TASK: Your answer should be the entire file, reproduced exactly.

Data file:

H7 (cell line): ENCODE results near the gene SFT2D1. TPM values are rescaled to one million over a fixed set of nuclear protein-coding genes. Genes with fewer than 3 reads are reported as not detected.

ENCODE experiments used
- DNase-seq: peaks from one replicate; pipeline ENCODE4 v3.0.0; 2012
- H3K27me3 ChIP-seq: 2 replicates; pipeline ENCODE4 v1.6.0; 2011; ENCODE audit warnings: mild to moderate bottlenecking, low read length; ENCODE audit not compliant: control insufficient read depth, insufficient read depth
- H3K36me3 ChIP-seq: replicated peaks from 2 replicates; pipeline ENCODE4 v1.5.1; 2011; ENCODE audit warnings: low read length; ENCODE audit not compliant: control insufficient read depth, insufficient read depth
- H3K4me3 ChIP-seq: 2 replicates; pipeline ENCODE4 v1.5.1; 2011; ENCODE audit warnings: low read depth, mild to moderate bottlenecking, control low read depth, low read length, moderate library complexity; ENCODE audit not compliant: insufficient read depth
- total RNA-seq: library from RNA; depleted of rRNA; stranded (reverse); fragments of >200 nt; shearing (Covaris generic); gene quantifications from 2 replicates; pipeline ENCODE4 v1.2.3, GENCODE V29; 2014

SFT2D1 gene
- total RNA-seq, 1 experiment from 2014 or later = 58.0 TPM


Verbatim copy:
H7 (cell line): ENCODE results near the gene SFT2D1. TPM values are rescaled to one million over a fixed set of nuclear protein-coding genes. Genes with fewer than 3 reads are reported as not detected.

ENCODE experiments used
- DNase-seq: peaks from one replicate; pipeline ENCODE4 v3.0.0; 2012
- H3K27me3 ChIP-seq: 2 replicates; pipeline ENCODE4 v1.6.0; 2011; ENCODE audit warnings: mild to moderate bottlenecking, low read length; ENCODE audit not compliant: control insufficient read depth, insufficient read depth
- H3K36me3 ChIP-seq: replicated peaks from 2 replicates; pipeline ENCODE4 v1.5.1; 2011; ENCODE audit warnings: low read length; ENCODE audit not compliant: control insufficient read depth, insufficient read depth
- H3K4me3 ChIP-seq: 2 replicates; pipeline ENCODE4 v1.5.1; 2011; ENCODE audit warnings: low read depth, mild to moderate bottlenecking, control low read depth, low read length, moderate library complexity; ENCODE audit not compliant: insufficient read depth
- total RNA-seq: library from RNA; depleted of rRNA; stranded (reverse); fragments of >200 nt; shearing (Covaris generic); gene quantifications from 2 replicates; pipeline ENCODE4 v1.2.3, GENCODE V29; 2014

SFT2D1 gene
- total RNA-seq, 1 experiment from 2014 or later = 58.0 TPM